Church of the Immaculate Conception
By The Culture and Heritage Group
On Christmas Day 1830 the church was opened temporarily for Divine Worship. Rev. Dr Kirwan the parish priest responsible for the erection of the church was a remarkable man – a brilliant orator. He later became the first President of Galway University, but was obliged to resign after the Synod of Cashel refused to sanction the establishment of the Queen’s Universities.
Neglected and mountainous district
Arriving in Oughterard in 1827 he wrote, “I found a neglected and mountainous district with a large scattered population of 10,000 souls and literally destitute of a house of worship. I had peculiar difficulties to encounter in erecting even one principal parochial chapel as there was no resident Proprietor in the parish and the extreme poverty of the people precluded them from affording me any effective assistance. I was nonetheless encouraged to commence the erection of a house of worship by Thomas Martin MP who bestowed for that purpose an acre of land in the town of Oughterard with a subscription of £50 and £50 from his father Colonel Martin. A similar sum from Mr St.George of Tyrone and other small sums not amounting to £50 in all, was all the support received from the parish or those connected with it.” The people of the parish may not have been in a position to offer financial assistance but they did offer voluntary labour, a factor that helped reduce the cost of erection very considerably.
The Martins and the O’Fflaherties.
A dispute arose over the title of the site when the Martin Estate went into liquidation and the site passed to The Law Life Insurance Company and the O’Fflaherties. The Martins had not given proper title of the site to the church authorities. They were ordered to quit, but Dr Kirwan, petitioned Daniel O’Connell to intervene and he made a national issue out of it. The Lord Mayor of Dublin was one of the many important people who signed a petition against O’Fflahertie, who eventually relented and gave over the site.Daniel O Connell’s service was sought because his daughter was married in Oughterard to Mr Nicholas J. French, a magistrate. Daniel O’Connell arrived in Oughterard March 14th 1840 and within two days the case was settled out of court.The contract for the building of the church was given to William Brady of Nun’s Island, Galway who also won the contract for the building of Queen’s College (N.U.I.G.). The bishop of Galway, Dr. Plunkett Browne, dedicated the church on the 24th August 1837 and Archbishop Mc Hale of Tuam preached the sermon.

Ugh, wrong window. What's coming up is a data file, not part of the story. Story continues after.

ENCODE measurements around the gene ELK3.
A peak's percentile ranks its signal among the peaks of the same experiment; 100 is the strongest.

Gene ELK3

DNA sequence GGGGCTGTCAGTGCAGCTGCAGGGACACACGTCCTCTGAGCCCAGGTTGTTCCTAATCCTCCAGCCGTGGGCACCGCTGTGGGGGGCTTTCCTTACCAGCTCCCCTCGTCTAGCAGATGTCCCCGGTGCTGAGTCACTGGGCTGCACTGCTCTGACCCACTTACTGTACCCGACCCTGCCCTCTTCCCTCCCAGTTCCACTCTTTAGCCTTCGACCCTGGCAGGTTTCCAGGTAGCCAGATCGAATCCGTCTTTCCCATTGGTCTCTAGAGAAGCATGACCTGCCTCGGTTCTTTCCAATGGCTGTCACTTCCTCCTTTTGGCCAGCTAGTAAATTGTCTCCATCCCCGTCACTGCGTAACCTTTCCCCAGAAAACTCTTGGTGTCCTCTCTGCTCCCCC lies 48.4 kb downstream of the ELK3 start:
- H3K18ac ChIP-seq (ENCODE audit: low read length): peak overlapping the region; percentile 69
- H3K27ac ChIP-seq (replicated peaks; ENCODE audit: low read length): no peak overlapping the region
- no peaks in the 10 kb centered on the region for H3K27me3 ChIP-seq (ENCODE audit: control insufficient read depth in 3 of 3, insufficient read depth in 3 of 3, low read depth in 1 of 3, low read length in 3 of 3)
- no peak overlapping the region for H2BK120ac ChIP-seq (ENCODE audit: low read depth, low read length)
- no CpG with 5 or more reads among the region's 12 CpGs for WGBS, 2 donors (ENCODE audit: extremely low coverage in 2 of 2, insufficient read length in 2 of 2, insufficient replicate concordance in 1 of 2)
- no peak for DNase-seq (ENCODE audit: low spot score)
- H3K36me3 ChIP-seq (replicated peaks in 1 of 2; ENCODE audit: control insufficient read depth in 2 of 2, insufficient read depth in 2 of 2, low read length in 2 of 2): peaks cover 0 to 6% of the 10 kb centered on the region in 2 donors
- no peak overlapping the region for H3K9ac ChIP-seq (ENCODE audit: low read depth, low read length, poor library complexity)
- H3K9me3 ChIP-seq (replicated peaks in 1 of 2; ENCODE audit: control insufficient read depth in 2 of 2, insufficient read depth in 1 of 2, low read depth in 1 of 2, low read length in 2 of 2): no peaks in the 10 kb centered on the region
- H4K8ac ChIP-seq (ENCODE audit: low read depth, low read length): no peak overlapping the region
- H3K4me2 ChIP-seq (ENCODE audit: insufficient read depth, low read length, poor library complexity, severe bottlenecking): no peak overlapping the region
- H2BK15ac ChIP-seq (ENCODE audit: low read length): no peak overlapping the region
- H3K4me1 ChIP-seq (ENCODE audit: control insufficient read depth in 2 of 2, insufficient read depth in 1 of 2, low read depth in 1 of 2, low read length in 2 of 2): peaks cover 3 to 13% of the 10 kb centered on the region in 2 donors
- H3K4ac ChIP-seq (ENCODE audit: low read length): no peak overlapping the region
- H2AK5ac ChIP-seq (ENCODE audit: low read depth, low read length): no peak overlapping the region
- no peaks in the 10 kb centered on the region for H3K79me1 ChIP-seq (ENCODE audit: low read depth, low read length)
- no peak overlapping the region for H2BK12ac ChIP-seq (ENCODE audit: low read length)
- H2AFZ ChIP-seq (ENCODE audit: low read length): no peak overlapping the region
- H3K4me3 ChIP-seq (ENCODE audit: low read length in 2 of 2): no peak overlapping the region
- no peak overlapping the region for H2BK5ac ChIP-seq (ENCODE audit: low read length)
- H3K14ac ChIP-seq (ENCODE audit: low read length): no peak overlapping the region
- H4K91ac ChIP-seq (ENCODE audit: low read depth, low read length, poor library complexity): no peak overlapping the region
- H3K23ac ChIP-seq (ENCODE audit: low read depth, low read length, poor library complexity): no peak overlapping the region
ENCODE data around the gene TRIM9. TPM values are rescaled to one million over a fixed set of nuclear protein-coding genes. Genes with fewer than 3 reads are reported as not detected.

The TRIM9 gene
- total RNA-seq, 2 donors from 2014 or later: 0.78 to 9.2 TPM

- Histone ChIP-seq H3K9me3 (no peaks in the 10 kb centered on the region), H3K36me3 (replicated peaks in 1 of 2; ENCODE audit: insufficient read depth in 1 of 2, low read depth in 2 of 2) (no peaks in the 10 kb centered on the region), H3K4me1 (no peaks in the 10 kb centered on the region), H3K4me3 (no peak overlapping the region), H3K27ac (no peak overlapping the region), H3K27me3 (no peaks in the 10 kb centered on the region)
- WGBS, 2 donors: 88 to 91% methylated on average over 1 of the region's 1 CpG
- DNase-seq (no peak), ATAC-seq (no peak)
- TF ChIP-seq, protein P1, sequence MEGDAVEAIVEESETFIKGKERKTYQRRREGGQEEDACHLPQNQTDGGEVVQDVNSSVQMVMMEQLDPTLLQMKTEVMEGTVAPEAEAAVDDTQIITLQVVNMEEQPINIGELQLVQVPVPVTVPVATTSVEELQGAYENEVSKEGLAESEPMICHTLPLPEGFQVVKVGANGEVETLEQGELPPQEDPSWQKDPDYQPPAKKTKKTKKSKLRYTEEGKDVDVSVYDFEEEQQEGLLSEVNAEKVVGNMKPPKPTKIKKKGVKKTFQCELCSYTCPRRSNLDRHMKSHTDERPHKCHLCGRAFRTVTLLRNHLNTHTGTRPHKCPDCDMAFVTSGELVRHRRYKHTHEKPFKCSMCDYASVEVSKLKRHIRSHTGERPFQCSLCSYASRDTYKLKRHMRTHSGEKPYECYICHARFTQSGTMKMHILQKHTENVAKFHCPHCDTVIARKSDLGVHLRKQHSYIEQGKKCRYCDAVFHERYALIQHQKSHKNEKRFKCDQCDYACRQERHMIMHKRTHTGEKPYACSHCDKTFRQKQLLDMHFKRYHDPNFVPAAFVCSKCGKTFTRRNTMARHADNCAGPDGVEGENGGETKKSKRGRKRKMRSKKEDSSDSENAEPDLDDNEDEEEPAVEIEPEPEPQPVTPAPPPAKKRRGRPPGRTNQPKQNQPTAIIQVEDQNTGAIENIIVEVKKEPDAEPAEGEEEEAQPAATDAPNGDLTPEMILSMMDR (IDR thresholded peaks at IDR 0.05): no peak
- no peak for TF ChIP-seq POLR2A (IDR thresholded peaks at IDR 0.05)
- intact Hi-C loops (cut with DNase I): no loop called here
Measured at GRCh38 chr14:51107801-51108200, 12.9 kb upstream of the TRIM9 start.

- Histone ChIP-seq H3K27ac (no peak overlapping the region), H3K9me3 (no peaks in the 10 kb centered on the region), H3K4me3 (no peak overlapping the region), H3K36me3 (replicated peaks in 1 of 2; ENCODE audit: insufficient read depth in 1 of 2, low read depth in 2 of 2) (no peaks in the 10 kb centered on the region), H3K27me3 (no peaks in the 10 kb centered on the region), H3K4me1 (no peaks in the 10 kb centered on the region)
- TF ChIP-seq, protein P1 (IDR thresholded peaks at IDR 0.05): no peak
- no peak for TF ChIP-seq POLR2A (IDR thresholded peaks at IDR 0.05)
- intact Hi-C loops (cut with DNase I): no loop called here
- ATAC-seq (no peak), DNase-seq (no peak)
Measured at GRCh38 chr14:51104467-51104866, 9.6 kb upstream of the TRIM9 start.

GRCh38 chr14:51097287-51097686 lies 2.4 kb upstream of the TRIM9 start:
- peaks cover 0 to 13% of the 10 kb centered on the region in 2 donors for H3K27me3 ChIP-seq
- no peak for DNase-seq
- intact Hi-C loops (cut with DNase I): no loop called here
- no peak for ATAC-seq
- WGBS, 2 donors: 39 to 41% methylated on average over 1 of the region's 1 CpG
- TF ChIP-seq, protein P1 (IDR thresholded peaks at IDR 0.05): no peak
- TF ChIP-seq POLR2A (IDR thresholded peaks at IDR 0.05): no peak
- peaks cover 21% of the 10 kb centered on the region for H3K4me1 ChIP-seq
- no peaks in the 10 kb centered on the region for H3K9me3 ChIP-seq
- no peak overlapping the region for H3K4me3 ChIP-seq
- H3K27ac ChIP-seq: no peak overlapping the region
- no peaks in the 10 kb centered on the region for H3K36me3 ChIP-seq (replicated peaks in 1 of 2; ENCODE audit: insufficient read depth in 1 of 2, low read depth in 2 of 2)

The original church was early Gothic with a Romanesque flat-pitched roof, the entrance flanked by two machicolated towers. There was a larger bell tower on the west side. In January 1879 a fire destroyed most of the church. Between 1932 and1934, it was reconstructed by Archdeacon Mark Conroy, P.P. At this time the altar was moved from under the gallery to the north wall.
Harry Clarke stained glass
The church is worth a visit to see the famous Harry Clarke stained glass window, depicting the Crucifixion, behind the main altar, erected at this time. The first and last letters of the Greek alphabet – alpha and omega are in two panels on the left and right hand bottom corners of the window . The altar was made from Connemara marble and was designed by Mr Hughes of Galway Marble Industries. The organ was built by L. Isaac, 20 Forster St., Galway.
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Oughterard Church has a plaque indicating the year 1829 as the year construction of the Church commenced. The parish had been founded a little before then at Oldchapel. It was originally called ‘St. Mary’s’. at a later date it was changed to ‘St. Michael’s’ and for some time now it has been known as ‘The Church of the Immaculate Conception’. On the 8th December 2014 a special Mass marked the 185th anniversary of the construction of the church. This was a happy occasion of thanksgiving to God for our long history. Rev. Gary Hastings, Church of Ireland, Kilcummin Church preached on the occasion and St. Paul’s Secondary School choir provided the music.
On that date 8th December 2014 the church launched its webcam service for the very first time. Now services can be broadcast to the Diaspora of Oughterard.
This page would be gtreatly enriched by the inclusion of a colour photo of the Harry Clarke stained glass window taken with either natural or artificial light behind it.
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